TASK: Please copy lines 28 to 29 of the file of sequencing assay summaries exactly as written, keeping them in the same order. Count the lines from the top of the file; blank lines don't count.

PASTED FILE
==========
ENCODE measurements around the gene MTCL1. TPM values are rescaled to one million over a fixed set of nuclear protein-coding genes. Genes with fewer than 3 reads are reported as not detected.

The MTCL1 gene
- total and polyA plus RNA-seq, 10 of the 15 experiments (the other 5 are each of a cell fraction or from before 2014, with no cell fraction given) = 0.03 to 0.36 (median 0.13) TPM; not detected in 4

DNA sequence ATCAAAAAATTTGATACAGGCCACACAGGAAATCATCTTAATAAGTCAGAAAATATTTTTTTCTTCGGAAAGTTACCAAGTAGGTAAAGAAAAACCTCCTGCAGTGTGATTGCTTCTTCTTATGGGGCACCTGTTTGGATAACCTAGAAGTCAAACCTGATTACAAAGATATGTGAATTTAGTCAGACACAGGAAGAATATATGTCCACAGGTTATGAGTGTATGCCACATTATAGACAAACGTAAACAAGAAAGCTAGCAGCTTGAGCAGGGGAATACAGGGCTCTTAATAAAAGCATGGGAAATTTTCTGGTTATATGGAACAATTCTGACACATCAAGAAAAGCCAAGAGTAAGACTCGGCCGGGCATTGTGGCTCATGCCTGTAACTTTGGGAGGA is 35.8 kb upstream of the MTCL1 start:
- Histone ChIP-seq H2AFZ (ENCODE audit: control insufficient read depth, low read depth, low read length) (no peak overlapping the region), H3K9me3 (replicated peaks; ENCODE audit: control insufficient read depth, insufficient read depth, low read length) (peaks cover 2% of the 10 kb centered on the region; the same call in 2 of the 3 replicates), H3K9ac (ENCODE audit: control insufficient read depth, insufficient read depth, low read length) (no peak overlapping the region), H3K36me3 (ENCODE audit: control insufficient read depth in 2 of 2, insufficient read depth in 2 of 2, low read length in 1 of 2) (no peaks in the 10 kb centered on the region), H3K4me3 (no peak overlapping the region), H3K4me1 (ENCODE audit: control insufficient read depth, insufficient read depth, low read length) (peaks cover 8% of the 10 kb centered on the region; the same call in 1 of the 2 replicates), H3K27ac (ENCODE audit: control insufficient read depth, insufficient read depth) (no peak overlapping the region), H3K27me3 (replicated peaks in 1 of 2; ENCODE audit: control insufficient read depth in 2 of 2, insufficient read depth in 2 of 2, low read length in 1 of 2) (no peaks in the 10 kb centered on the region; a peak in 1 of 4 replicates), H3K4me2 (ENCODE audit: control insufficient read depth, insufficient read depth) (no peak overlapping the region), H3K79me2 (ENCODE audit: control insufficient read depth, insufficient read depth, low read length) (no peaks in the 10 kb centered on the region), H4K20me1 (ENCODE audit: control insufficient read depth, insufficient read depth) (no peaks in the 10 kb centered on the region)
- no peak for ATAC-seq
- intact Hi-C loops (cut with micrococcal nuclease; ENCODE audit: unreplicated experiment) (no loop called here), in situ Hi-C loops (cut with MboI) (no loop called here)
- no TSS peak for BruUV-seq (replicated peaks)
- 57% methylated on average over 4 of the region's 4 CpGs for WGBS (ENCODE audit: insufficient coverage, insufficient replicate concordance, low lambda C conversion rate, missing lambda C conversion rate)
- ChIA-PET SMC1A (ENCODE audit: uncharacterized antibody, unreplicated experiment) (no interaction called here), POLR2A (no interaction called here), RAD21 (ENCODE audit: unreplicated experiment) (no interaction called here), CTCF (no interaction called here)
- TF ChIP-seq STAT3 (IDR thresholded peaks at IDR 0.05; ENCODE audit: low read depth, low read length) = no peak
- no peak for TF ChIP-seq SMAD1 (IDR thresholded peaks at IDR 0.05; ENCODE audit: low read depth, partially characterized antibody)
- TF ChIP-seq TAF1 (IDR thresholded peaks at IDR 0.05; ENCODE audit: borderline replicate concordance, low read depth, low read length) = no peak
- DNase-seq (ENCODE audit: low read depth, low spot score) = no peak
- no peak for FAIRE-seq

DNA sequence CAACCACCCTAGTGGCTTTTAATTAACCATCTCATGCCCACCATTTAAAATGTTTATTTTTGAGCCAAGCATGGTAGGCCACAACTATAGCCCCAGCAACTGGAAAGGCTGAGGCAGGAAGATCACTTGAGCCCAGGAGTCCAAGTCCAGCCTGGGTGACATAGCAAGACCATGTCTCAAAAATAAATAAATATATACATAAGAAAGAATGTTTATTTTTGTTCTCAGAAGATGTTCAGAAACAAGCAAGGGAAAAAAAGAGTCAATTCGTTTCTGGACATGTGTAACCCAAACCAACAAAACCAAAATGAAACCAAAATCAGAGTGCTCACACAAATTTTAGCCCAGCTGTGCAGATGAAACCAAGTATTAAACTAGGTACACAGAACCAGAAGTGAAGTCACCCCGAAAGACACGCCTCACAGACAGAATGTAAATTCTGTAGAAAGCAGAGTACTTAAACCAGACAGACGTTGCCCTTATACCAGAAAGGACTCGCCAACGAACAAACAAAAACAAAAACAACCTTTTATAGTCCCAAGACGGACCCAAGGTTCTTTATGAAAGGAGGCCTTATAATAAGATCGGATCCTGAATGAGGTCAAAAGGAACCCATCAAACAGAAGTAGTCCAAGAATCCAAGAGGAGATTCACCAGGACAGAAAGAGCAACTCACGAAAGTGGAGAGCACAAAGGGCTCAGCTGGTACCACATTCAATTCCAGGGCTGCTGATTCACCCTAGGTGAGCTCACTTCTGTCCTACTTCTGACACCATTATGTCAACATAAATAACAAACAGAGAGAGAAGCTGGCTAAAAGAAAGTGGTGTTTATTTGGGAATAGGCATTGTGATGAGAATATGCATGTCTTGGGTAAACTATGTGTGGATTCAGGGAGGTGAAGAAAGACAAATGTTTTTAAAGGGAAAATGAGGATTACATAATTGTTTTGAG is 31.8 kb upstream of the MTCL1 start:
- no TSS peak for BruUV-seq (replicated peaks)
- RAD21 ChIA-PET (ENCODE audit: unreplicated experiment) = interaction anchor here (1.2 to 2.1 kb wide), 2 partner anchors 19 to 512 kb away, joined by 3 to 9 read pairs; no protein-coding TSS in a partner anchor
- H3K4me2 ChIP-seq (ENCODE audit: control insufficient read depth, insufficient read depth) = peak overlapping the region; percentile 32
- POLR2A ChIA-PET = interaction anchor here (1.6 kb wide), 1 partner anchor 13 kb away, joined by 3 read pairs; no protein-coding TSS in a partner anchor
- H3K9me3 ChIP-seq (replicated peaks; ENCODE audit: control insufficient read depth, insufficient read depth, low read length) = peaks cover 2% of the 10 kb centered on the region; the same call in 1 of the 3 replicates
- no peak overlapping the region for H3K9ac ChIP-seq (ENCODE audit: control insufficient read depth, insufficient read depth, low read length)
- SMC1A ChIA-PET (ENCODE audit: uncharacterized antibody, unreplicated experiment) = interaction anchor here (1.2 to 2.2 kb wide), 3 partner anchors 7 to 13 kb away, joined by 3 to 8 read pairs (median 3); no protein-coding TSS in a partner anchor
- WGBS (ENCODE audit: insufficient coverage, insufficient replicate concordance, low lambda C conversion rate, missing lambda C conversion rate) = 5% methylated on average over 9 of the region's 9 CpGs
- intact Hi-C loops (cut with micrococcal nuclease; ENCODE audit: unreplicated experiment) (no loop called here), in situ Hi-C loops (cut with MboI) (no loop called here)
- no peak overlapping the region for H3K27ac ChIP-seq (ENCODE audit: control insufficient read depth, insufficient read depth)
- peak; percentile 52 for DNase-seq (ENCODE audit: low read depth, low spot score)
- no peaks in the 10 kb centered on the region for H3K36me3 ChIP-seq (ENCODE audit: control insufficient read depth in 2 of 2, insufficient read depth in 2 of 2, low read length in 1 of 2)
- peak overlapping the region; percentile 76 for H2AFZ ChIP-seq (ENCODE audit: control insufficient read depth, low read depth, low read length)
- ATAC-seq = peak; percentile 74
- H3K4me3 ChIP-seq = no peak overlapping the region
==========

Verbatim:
- no peaks in the 10 kb centered on the region for H3K36me3 ChIP-seq (ENCODE audit: control insufficient read depth in 2 of 2, insufficient read depth in 2 of 2, low read length in 1 of 2)
- peak overlapping the region; percentile 76 for H2AFZ ChIP-seq (ENCODE audit: control insufficient read depth, low read depth, low read length)